Tuesday, January 04, 2011

N-of-8 book preview: love of a story

Most of you BrandInnovator readers know I am completing my new book entitled N-of-8.

It is about using the power of creative groups for innovation. Below is a raw preview of what has kept me working many weekends for the past year to advance it.

I welcome your feedback in the comments section.

I love words, phrases, and stories.  I love seeing a story come to life in pictures, art, and movies.  I love hearing a story put to melody and performed with harmony and rhythm.  I love reading a story and eavesdropping on the dialogue between characters, listening the intonations of their voices.

Even more I love developing a story of a new medical advancement – an effective communication of an idea that can transform health, science, and technology.  Most of all, I love a story that can accelerate the adoption of a new idea.

And “faster” is what this book is all about.

People ask me all the time, “how did you get to be so creative?” And when I was much younger and my ego was much bigger, I might answer with a favorite motivational book (like Zig Ziglar’s See You At The Top which was given to me for high school graduation by family friends, The Lincolns, and that I feel most influenced my early career).  Or later, I might refer to a course I’d taken (like a week-long seminar at the Center for Creative Leadership in North Carolina, at which I learned many valuable facilitation techniques).

But by far my most “creative” ideas I’ve had came not from my mind, but from the customers’ voice.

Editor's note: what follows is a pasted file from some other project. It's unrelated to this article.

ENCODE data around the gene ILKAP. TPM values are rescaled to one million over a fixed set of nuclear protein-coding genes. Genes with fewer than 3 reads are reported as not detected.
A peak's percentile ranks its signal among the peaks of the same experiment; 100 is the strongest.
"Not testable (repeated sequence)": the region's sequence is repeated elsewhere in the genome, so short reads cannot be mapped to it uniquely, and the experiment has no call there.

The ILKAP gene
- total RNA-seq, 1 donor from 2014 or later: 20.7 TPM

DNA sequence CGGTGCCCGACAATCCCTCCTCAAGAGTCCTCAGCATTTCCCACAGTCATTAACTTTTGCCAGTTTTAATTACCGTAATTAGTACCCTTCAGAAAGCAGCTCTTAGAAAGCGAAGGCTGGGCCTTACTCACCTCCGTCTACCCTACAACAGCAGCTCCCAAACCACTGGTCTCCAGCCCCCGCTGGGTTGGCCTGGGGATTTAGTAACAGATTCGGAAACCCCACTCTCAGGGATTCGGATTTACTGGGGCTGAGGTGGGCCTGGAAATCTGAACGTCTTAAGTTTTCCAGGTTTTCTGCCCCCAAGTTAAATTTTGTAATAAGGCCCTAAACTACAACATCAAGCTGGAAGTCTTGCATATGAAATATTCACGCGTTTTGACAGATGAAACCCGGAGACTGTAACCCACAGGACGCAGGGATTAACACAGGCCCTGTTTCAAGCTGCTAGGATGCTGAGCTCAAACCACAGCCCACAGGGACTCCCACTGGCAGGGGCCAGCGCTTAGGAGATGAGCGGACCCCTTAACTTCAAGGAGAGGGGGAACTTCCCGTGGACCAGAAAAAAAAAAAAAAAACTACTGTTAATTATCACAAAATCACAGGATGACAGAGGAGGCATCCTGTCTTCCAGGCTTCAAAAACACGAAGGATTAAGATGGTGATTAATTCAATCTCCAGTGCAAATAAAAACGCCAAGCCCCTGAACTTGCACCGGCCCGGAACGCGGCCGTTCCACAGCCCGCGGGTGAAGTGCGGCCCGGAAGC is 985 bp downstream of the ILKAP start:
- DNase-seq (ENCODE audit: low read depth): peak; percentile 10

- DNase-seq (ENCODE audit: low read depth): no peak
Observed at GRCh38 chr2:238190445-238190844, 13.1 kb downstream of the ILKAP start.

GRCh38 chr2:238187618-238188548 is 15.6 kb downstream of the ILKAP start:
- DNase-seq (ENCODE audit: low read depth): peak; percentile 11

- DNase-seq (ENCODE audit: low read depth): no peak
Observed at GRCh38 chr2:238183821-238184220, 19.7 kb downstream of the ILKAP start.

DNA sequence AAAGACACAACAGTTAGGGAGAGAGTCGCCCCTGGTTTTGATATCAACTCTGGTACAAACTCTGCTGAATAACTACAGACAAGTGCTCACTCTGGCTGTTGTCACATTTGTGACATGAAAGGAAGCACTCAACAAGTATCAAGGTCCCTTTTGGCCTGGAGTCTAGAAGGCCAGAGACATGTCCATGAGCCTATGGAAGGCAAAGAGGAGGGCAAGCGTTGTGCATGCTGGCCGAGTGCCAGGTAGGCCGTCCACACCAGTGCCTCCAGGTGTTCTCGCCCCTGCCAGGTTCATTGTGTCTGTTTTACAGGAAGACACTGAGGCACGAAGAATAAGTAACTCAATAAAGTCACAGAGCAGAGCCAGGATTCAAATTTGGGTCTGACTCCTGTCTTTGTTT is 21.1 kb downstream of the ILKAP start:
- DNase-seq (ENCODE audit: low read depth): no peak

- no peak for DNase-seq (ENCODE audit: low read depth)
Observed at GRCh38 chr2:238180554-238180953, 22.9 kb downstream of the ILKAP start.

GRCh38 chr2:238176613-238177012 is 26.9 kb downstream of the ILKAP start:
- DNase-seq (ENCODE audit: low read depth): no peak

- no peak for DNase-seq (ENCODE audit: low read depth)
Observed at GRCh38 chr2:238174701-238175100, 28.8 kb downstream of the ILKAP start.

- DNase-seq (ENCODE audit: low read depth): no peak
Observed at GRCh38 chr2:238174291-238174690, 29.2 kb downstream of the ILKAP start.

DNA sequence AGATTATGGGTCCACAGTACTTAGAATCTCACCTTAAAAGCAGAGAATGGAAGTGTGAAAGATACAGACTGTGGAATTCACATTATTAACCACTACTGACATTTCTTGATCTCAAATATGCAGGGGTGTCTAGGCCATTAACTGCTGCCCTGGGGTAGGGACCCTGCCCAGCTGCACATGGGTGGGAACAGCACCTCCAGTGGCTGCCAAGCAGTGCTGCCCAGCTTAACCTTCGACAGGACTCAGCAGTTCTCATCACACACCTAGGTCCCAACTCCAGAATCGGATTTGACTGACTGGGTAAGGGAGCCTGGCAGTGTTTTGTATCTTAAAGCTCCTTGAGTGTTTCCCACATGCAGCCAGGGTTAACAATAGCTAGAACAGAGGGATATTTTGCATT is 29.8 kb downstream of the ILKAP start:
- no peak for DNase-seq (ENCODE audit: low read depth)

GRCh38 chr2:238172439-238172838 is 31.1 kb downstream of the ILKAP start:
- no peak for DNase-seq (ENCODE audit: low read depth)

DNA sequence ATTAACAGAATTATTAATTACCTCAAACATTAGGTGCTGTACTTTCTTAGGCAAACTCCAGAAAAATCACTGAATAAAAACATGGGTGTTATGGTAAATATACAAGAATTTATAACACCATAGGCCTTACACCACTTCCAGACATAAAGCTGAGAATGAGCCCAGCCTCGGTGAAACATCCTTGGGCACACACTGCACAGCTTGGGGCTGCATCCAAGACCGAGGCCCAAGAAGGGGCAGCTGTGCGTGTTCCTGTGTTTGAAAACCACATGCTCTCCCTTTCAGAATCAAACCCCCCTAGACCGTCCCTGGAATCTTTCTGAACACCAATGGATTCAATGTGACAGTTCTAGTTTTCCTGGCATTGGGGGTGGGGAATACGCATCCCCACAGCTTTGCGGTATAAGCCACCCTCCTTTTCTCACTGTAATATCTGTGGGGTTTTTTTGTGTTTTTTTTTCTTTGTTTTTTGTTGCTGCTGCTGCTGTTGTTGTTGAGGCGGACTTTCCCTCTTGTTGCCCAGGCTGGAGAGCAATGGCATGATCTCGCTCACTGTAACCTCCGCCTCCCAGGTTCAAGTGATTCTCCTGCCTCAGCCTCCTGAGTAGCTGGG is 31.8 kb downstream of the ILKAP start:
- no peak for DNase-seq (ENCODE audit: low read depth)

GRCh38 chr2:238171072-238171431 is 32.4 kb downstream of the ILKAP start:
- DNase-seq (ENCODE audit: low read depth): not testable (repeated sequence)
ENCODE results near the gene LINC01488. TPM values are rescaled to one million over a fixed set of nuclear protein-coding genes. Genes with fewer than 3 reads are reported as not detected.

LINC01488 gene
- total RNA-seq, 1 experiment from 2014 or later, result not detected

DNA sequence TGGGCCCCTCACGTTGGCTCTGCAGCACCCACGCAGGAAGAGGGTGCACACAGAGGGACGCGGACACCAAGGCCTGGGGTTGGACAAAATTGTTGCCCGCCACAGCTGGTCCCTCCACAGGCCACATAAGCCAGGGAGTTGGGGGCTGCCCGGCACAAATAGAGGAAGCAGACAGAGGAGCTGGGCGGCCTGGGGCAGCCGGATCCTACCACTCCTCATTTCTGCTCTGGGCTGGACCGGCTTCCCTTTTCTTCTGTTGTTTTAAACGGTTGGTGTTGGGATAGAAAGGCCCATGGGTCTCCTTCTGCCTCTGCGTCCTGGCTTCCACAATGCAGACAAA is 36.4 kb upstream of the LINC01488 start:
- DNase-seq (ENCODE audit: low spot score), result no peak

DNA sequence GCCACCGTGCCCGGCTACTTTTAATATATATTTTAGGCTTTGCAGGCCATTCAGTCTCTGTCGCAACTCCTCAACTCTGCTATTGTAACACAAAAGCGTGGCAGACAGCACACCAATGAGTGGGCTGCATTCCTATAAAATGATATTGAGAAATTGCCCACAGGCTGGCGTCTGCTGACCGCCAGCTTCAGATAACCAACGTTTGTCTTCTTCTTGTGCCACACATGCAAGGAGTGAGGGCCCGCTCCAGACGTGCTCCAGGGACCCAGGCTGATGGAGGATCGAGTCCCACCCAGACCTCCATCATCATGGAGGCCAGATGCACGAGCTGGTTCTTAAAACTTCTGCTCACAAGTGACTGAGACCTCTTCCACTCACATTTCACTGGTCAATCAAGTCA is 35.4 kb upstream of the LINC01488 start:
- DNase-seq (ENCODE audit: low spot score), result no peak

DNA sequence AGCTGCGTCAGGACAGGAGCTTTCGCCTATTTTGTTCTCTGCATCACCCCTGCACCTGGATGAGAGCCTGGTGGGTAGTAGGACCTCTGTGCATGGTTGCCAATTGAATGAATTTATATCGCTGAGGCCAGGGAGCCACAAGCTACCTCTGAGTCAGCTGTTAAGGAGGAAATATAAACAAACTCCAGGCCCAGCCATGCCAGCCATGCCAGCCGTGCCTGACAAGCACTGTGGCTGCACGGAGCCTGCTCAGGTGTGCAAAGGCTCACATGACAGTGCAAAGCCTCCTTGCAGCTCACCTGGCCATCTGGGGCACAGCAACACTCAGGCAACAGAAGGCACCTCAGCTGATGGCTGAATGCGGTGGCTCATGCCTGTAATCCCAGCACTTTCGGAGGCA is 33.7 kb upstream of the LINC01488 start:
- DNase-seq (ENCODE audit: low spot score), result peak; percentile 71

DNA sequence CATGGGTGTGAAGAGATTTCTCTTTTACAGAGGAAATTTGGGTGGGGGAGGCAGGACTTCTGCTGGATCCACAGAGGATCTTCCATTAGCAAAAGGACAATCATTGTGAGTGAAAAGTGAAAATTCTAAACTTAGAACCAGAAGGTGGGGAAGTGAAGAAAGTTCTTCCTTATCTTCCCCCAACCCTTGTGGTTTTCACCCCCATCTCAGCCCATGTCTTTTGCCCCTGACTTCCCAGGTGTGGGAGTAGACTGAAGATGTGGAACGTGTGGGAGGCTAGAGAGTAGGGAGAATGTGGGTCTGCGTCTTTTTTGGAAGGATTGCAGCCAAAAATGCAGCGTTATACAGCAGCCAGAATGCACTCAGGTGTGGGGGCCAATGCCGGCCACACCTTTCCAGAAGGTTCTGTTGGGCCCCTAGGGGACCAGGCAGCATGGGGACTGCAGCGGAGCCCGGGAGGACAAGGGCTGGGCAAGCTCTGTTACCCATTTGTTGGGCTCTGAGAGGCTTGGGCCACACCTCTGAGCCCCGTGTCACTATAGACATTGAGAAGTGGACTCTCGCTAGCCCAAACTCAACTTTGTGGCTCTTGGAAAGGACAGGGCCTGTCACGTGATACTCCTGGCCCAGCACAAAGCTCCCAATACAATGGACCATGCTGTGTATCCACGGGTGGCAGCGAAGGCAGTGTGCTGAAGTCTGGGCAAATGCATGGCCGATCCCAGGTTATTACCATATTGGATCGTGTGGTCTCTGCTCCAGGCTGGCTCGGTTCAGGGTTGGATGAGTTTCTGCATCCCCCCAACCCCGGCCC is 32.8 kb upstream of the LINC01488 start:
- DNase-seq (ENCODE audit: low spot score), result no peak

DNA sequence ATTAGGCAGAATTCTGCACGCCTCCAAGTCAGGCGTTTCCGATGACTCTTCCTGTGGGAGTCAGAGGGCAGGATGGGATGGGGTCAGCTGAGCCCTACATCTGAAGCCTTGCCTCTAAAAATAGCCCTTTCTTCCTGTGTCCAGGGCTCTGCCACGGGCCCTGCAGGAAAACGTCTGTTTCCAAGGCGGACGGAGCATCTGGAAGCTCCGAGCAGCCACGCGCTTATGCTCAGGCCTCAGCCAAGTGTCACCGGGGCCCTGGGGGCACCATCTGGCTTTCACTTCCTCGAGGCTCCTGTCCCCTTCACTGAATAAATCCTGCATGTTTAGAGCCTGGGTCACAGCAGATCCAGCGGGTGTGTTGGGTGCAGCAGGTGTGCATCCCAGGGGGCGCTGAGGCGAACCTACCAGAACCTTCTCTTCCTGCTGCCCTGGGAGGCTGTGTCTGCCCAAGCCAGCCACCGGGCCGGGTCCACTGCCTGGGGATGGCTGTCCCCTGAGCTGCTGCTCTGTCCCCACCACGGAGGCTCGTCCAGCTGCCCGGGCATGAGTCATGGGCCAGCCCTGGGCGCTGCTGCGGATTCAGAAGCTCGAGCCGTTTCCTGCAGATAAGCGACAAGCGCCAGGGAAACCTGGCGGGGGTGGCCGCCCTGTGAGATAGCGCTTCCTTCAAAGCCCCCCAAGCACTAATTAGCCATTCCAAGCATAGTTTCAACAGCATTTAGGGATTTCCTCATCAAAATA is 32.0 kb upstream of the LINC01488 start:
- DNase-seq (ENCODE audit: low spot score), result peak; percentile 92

Sometimes from an individual customer’s suggestion.

Often from a group of customers’ discussions.

Frequently from observing customers’ behaviors.

Always from listening, adapting, translating, and responding to the customers.

That is the inspiration for this tool I call N-of-8 and for this book which I espouse shifting from “focus groups” to N-of-8 groups.

1 comment:

Vincent said...

Sounds like a very interesting story!!!

think the value of self-help books or speeches really all depends on the nature of the self-help book or speech.

The problem with most of them is that you don't know that the person practiced or practices what he/she preaches, you have no idea how they truly got to where they are and they do not cast a wide enough net with their advice to truly reach the minds and hearts of the potential audience.

"Birth of a Salesman" by Carson V. Heady has NONE of these problems.

Not only is it spot-on, can't-miss career advice that is tested and triumphant, it is a book-within-a-novel about the author of the book. Unique spin from someone living in reality - it is a cut above all others.